Plagues of the Past

Credit: NIH
Credit: NIH

Everyone’s worried about Ebola lately, right? Ebola in Texas, West Africa, where will it strike next? What will become of the parts of Africa where it has struck? Well what about all the plagues and diseases of the past?  Ebola isn’t the first disease to strike the world.

There was the Black Death, also known as the Bubonic plague in the 1300s. In four years, it killed “tens of millions of people” in Europe. (source) It’s caused by bacteria, Yersinia Pestis, which overwhelms the immune system. Nowadays, only 5% of those with Bubonic plague may die due to medical intervention, but back in the day, “fifty to ninety percent of untreated” patients would die.

On the plus side, Europe became a lot more sanitary after that, cleaning up the rodents that could have caused the plague. They also started improving diets because those who were weaker, older, or sick already were most of the people who died from the Bubonic plague.

Another disease causing multiple epidemics was smallpox. It was extremely infectious between humans and caused hundreds of thousands of deaths in Europe from 1400-1800. It also has hit China, Egypt, and the Roman Empire, causing massive casualties. It only takes 24 hours for the rash to spread over the entire body. Still, death didn’t come for 11-16 days after showing symptoms. It wasn’t until 1967 that the World Health Organization tried to eradicate it globally. At that time the disease was mostly in India. It was considered eradicated after the last case in 1977. (Agents of Bioterrorism by Geoffrey Zubay et al. QR 175.M55)world map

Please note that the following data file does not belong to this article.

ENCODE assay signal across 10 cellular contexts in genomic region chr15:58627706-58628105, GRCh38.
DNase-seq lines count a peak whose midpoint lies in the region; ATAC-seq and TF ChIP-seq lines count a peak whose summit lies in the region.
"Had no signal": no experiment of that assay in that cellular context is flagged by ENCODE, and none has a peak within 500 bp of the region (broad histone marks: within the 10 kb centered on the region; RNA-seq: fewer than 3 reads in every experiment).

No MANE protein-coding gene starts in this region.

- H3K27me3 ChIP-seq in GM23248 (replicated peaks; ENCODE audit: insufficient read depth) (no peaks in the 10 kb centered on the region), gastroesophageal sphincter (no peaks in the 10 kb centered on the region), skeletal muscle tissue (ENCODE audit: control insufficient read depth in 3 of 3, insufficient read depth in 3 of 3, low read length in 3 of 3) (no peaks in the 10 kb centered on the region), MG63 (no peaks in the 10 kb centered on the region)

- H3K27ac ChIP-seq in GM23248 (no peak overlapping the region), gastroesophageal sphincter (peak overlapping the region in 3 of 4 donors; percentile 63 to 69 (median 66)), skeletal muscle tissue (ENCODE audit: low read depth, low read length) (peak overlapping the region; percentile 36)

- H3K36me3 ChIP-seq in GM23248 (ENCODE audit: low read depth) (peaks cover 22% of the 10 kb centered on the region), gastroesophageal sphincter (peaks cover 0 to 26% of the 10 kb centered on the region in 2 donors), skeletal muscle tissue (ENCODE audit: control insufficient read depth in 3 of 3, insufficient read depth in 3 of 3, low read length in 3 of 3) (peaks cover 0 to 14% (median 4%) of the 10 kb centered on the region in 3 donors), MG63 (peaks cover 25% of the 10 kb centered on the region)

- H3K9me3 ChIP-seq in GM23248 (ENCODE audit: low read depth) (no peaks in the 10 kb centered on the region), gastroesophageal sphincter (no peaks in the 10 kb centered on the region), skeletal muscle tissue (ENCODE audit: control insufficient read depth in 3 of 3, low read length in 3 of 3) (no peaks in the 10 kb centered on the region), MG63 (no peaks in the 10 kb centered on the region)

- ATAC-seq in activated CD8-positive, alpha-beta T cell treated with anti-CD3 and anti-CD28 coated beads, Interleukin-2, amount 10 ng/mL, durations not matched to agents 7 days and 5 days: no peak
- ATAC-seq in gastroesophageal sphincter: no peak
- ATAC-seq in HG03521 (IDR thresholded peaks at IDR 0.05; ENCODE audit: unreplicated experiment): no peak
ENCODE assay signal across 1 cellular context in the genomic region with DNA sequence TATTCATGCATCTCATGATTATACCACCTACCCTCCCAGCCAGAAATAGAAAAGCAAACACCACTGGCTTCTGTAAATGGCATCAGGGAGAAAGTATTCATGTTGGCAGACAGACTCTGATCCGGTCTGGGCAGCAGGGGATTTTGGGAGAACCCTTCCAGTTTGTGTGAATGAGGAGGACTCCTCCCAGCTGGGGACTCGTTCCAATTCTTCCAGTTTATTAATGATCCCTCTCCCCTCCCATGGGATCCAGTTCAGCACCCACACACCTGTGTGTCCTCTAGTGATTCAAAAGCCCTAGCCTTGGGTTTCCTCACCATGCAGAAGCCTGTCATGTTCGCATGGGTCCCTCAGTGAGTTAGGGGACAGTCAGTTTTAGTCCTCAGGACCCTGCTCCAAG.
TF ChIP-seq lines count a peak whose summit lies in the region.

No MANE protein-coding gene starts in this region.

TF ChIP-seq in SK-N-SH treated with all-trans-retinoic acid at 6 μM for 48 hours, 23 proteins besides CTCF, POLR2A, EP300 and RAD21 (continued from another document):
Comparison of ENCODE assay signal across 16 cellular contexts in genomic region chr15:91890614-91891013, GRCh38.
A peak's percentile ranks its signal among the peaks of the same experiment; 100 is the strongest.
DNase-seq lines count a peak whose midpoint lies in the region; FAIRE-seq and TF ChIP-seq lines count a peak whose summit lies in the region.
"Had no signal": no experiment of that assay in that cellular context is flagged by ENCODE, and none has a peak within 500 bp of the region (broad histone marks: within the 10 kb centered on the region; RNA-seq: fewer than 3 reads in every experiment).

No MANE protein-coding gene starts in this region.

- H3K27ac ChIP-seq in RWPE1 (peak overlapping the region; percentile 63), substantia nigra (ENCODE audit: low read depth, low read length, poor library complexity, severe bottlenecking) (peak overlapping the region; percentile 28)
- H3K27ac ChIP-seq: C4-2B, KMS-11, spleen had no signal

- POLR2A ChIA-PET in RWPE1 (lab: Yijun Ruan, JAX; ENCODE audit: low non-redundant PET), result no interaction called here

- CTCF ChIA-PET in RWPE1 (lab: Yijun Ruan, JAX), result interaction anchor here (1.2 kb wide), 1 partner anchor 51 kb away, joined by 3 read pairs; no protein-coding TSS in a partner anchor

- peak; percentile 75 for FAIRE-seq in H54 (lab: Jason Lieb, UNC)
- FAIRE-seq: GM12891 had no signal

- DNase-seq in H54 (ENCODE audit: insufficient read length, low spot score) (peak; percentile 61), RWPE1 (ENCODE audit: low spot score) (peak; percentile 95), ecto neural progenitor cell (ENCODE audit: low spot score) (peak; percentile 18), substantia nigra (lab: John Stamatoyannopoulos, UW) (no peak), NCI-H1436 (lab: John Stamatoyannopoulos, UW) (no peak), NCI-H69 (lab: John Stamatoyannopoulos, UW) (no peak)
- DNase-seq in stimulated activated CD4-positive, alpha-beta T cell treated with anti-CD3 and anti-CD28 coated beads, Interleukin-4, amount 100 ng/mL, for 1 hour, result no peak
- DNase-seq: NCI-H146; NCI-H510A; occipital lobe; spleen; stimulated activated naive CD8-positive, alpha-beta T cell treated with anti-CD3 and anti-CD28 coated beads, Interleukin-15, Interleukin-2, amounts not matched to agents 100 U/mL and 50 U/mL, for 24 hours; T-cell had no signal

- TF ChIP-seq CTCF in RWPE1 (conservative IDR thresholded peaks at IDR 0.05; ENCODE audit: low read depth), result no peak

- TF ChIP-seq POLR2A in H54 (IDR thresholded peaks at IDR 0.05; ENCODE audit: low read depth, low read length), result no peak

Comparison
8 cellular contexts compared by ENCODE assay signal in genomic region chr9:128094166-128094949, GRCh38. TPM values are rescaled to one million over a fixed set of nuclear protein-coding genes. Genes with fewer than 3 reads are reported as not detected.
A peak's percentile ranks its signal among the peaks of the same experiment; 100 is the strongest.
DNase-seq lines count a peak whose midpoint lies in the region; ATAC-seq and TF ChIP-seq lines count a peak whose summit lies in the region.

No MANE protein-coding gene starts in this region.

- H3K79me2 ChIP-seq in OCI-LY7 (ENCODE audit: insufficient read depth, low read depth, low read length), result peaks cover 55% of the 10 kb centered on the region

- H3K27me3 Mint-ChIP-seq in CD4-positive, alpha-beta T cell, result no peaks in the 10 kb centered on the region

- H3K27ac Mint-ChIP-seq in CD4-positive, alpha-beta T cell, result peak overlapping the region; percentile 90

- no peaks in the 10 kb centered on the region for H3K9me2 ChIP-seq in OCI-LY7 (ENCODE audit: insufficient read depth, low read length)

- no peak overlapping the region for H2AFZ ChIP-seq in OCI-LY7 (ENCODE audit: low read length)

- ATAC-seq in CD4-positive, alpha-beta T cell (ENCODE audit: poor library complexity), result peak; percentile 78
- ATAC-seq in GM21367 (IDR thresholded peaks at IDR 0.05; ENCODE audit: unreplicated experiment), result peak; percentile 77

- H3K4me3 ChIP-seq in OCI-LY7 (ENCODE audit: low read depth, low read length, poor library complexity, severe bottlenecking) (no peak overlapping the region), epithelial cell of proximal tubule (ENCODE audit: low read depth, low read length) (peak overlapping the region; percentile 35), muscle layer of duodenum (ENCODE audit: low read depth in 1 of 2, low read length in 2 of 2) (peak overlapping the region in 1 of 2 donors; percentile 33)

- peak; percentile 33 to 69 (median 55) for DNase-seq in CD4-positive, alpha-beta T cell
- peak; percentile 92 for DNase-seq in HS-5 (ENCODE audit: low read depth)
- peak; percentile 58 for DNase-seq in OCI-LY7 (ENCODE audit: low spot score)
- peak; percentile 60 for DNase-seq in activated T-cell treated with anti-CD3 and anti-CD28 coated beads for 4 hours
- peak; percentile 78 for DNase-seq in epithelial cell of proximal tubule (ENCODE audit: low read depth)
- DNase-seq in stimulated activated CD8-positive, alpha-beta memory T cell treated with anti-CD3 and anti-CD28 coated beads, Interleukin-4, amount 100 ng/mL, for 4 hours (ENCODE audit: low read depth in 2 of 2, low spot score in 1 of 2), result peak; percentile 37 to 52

Up until now and since 1976, Ebola has come in outbreaks infecting and killing hundreds, but this time the virus has spread to nearly 5000 people killing 52% of them. (source) There are a few strains of Ebola with varying fatality rates, usually from 50-90%. It can take three weeks for the virus to kill someone, but it can take three months to recover. Since it’s a virus and not a bacterial infection, it is more difficult to create a vaccine for it.

So will there be any changes in Africa once the epidemic ends? Will it be like the plague where they learned from it and improved hygiene practices and diet? Will someone be able to create a vaccine?

I found it very interesting to sit down with a few of these books and skim them for information about plagues and diseases. If you want to learn more about these and other viruses, pandemics, epidemics, and plagues, check out some of the books we have on this topic. You can also visit the QR, microbiology, section of our collection for more books on viruses.

Bioterrorism To Catch a Virus The Viral Storm 50 pandemics Rising Plague

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